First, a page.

The court began by repeating an idea that originated with the New Jersey Supreme Court in its 1976 Quinlan opinion, that incompetence does not destroy a person's right to refuse treatment. It would be rank discrimination against incapacitated patients if their incompetence were allowed to extinguish their right to be free from bodily invasions for which valid consent has not been given by anyone. But a patient's inability to make decisions cannot help but transform this right and its application.

Although a contemporaneous "right to refuse" is meaningless for such persons, courts and legislatures have established means for people to exercise their right to choose in ways that will remain effective after they become incompetent. The best known means is through giving specific instructions about life-sustaining treatment in a living will. Even before living will-type directives were recognized by statute, courts had created another means to give effect to the wishes patients expressed about treatment prior to becoming incapacitated. Judges adapted the doctrine of "substituted judgment" from decisionmaking about incompetents' estates to decisionmaking about their medical care.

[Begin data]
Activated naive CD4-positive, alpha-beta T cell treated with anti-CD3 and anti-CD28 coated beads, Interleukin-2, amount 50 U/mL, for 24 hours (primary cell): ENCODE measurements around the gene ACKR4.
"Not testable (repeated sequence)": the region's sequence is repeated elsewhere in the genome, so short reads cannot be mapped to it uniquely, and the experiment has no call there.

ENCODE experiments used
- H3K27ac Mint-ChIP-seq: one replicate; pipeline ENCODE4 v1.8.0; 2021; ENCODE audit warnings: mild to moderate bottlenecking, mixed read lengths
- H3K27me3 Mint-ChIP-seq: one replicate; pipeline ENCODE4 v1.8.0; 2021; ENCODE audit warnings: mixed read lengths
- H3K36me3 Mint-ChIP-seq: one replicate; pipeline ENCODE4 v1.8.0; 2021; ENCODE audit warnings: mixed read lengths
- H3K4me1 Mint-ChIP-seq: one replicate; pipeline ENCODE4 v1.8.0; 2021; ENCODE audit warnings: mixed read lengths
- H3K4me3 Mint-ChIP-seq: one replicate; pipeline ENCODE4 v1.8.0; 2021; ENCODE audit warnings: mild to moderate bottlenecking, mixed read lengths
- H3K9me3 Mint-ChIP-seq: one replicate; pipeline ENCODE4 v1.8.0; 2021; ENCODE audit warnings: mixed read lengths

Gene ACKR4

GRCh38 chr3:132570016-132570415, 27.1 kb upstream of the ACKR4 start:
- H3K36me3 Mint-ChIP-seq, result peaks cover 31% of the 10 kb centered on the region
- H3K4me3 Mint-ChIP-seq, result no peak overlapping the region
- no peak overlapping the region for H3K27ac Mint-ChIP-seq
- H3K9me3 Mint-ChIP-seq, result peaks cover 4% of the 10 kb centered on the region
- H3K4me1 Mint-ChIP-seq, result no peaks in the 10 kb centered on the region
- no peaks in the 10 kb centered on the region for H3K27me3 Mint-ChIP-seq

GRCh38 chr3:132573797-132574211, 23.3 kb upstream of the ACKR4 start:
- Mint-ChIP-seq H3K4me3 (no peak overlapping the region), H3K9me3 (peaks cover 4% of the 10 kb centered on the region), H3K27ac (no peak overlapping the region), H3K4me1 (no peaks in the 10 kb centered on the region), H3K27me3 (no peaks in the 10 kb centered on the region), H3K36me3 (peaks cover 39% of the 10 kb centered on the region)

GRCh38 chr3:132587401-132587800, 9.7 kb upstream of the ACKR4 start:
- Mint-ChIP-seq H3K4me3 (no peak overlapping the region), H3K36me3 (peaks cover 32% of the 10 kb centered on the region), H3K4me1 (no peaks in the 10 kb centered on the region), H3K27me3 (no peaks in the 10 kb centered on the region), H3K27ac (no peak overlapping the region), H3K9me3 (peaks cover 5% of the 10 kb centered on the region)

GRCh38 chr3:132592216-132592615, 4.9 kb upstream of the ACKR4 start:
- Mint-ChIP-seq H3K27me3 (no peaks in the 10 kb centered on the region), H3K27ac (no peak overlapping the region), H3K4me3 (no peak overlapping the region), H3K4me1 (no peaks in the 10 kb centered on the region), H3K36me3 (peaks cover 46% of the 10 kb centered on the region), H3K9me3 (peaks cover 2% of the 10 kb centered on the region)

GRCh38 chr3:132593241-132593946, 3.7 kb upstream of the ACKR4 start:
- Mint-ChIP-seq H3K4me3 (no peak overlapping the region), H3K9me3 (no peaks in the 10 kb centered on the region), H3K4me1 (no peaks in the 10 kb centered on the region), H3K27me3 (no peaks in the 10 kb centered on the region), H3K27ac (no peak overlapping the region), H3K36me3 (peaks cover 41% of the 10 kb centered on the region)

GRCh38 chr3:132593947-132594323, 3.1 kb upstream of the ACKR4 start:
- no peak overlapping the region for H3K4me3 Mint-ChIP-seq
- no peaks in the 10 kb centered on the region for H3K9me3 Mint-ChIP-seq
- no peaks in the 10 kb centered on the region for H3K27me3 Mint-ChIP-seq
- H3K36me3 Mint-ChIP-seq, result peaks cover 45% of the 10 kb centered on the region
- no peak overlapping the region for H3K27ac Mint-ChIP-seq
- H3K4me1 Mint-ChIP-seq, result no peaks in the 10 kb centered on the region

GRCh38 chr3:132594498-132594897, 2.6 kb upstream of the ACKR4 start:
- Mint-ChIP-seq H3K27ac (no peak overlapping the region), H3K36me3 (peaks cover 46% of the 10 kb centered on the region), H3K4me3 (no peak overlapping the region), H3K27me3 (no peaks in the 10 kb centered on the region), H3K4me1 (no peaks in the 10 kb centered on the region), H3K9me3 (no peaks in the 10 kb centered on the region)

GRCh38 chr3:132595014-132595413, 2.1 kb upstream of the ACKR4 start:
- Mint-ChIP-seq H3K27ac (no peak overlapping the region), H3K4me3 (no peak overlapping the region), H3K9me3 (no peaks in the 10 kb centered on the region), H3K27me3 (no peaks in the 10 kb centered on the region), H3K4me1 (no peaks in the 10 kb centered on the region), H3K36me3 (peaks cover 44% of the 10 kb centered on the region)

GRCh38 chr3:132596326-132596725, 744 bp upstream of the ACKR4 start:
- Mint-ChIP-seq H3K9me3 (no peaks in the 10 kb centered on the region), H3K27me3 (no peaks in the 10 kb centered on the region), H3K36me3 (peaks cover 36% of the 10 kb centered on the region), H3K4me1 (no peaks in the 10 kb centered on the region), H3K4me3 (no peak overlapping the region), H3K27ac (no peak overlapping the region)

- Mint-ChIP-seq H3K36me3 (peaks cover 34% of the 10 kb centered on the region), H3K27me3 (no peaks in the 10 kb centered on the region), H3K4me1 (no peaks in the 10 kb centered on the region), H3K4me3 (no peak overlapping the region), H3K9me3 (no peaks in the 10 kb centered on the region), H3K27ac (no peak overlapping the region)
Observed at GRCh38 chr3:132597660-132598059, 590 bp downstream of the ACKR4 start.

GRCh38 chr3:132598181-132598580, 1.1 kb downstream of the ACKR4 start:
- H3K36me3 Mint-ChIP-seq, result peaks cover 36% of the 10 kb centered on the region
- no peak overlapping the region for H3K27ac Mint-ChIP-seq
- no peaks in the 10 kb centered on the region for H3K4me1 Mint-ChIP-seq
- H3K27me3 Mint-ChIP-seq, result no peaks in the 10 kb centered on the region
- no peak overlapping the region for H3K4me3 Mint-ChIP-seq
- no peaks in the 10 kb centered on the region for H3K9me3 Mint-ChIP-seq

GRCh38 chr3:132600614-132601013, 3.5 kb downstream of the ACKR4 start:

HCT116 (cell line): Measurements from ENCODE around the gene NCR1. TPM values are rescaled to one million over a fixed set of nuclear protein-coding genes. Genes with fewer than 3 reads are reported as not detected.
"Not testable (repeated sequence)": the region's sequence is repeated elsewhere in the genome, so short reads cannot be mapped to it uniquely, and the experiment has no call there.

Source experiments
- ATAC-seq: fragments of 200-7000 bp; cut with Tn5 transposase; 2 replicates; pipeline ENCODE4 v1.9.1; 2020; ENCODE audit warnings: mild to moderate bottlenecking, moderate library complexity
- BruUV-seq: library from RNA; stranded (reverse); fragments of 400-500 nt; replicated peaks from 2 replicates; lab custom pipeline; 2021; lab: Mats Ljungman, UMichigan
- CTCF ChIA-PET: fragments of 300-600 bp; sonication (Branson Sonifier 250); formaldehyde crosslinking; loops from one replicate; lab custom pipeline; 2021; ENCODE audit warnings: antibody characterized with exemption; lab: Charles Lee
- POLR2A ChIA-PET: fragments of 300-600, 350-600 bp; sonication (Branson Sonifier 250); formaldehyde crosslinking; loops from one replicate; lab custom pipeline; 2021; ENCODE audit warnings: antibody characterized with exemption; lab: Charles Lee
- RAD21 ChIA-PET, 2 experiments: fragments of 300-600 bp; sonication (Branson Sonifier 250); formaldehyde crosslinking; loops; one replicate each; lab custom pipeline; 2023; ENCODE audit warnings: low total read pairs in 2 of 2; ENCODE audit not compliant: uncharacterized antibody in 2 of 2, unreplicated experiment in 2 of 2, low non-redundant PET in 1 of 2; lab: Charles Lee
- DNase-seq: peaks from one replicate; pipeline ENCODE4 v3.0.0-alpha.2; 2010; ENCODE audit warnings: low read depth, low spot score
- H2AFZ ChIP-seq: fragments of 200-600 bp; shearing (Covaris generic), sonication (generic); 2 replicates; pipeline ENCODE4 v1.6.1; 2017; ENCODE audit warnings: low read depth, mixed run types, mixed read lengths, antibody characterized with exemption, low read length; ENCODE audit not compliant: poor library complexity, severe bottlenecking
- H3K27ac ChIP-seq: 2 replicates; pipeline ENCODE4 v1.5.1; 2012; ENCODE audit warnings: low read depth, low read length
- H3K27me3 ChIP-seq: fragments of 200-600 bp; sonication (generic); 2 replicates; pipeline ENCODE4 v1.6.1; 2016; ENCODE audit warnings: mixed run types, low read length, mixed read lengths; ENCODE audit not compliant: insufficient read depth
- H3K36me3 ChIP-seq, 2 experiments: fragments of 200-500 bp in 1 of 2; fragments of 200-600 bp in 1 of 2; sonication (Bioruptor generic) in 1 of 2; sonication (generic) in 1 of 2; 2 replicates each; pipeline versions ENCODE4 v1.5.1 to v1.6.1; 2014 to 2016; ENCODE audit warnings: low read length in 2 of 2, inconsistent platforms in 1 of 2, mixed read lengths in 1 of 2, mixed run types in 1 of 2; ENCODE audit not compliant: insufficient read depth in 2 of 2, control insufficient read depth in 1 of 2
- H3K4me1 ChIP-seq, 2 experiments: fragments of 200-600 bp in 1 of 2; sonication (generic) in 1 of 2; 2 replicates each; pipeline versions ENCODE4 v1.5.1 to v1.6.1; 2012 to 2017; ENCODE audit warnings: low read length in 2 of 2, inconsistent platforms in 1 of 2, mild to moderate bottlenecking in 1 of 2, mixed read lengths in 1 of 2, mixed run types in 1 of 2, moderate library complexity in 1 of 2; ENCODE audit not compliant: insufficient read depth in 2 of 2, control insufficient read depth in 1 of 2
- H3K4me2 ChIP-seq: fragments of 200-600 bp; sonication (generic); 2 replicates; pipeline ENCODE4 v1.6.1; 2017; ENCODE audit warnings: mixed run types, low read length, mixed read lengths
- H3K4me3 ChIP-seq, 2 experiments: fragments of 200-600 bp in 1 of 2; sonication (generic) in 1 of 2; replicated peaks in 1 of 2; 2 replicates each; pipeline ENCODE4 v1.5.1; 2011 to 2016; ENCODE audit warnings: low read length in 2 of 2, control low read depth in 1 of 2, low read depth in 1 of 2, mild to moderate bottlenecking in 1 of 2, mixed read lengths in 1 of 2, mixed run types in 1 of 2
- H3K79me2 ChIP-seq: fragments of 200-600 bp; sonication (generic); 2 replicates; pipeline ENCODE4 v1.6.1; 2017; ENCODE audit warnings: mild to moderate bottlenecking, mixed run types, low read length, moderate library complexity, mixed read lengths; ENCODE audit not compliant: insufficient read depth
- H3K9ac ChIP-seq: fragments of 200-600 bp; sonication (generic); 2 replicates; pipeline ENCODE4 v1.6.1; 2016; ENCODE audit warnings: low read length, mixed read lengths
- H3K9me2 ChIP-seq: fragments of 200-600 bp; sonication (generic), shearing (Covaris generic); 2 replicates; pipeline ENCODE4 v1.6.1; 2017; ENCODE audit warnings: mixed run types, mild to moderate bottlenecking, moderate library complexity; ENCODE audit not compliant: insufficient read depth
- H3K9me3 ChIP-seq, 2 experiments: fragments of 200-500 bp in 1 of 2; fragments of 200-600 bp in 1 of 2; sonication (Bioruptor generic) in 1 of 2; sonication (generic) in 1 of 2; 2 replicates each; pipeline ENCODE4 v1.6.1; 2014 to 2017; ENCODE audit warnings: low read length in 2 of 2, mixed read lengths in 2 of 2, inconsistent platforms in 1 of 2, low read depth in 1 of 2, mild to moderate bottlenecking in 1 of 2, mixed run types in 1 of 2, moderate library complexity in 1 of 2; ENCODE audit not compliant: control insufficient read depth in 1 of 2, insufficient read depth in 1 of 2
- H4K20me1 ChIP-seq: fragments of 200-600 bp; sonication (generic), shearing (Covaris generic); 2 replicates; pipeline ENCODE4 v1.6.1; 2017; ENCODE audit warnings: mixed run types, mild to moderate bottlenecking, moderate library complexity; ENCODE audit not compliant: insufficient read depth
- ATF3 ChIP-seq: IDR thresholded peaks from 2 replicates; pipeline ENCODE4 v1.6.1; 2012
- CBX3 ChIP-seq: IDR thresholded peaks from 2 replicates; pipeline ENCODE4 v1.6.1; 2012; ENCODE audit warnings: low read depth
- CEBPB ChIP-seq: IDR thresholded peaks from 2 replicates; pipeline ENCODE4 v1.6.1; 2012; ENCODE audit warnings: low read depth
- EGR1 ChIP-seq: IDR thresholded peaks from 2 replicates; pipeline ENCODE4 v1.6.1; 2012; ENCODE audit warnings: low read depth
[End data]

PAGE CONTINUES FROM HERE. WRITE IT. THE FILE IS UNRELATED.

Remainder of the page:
When Niece is appointed guardian of her incompetent Uncle, she is not merely permitted but obligated to use his estate to pay all legitimate expenses incurred on Uncle's behalf. She is not, however, permitted to give away Uncle's property as she chooses. If, however, Uncle had previously given his poor Nephew's older children money for college tuition, then Niece may make comparable gifts to Nephew's youngest child, provided that doing so does not endanger the funds available to support Uncle's present and anticipated needs.

Niece's gifts on Uncle's behalf are made under the doctrine of substituted judgment: the guardian makes the choice that she believes her ward would have made, based not upon his legal obligations nor upon his explicit instructions but by putting herself in his place and drawing on what she knows of his past decisions, his expressed preferences, and his general views.

Critics have pointed out the problems with using a doctrine developed for property management as a basis for medical decisions, and have doubted that one person can really decide as another would.[3] In making treatment choices for never-competent patients these difficulties becomes insuperable: none of the particularized information that provides the very rationale for "substituted judgment" exists. Thus, as the Doe court recognized, substituted judgment in such cases is "a legal fiction."

Applying a "Legal Fiction"

In the case of patients who were never competent or about whom too little is known to reach a substituted judgment, most other jurisdictions instead permit guardians to make treatment decisions that serve patients' best interests, based on what the average reasonable person would do under the circumstances.